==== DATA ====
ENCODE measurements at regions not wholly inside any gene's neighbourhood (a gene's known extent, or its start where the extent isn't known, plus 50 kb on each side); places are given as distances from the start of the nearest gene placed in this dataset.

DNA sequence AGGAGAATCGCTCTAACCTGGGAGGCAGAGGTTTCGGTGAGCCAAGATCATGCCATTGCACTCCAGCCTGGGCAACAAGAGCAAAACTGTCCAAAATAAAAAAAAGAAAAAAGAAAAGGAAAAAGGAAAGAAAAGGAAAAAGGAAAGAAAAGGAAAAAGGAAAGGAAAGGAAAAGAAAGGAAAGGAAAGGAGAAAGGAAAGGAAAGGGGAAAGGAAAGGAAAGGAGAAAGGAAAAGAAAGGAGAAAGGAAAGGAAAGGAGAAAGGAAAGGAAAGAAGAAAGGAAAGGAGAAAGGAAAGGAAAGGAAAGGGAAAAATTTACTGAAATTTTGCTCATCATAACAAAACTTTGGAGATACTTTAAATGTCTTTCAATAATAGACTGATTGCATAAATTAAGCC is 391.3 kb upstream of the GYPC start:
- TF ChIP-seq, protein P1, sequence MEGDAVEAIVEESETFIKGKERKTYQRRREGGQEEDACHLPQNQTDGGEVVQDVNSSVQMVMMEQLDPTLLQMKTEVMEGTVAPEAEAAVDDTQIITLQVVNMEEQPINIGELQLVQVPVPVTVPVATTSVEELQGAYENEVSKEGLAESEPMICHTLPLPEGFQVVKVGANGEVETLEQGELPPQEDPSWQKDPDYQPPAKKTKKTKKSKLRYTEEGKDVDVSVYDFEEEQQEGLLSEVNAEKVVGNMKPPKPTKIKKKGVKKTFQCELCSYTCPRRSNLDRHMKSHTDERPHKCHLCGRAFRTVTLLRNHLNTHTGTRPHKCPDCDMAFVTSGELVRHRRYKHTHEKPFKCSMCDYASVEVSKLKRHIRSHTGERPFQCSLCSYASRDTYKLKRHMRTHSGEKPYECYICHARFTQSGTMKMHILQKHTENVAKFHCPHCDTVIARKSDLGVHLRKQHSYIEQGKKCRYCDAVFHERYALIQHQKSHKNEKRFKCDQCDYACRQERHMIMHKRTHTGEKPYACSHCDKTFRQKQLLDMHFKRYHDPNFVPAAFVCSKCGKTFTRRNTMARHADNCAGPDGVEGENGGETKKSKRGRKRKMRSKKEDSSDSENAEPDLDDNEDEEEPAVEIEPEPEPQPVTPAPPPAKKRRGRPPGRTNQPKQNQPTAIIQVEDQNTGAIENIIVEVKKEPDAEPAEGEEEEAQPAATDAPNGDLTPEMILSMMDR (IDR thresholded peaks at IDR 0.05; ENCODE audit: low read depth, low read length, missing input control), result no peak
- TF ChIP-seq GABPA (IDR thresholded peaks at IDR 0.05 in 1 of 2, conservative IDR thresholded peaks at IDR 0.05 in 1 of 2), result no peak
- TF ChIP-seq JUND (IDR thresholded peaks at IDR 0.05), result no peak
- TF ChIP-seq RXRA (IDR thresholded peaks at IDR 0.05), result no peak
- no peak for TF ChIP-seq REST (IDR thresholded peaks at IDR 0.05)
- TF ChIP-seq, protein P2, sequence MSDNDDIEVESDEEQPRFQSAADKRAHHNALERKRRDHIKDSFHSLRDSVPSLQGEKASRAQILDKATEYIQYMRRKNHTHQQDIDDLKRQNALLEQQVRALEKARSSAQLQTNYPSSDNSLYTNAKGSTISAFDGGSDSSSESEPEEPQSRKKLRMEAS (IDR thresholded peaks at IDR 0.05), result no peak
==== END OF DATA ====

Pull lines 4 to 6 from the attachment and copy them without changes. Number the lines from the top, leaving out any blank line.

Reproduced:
- TF ChIP-seq GABPA (IDR thresholded peaks at IDR 0.05 in 1 of 2, conservative IDR thresholded peaks at IDR 0.05 in 1 of 2), result no peak
- TF ChIP-seq JUND (IDR thresholded peaks at IDR 0.05), result no peak
- TF ChIP-seq RXRA (IDR thresholded peaks at IDR 0.05), result no peak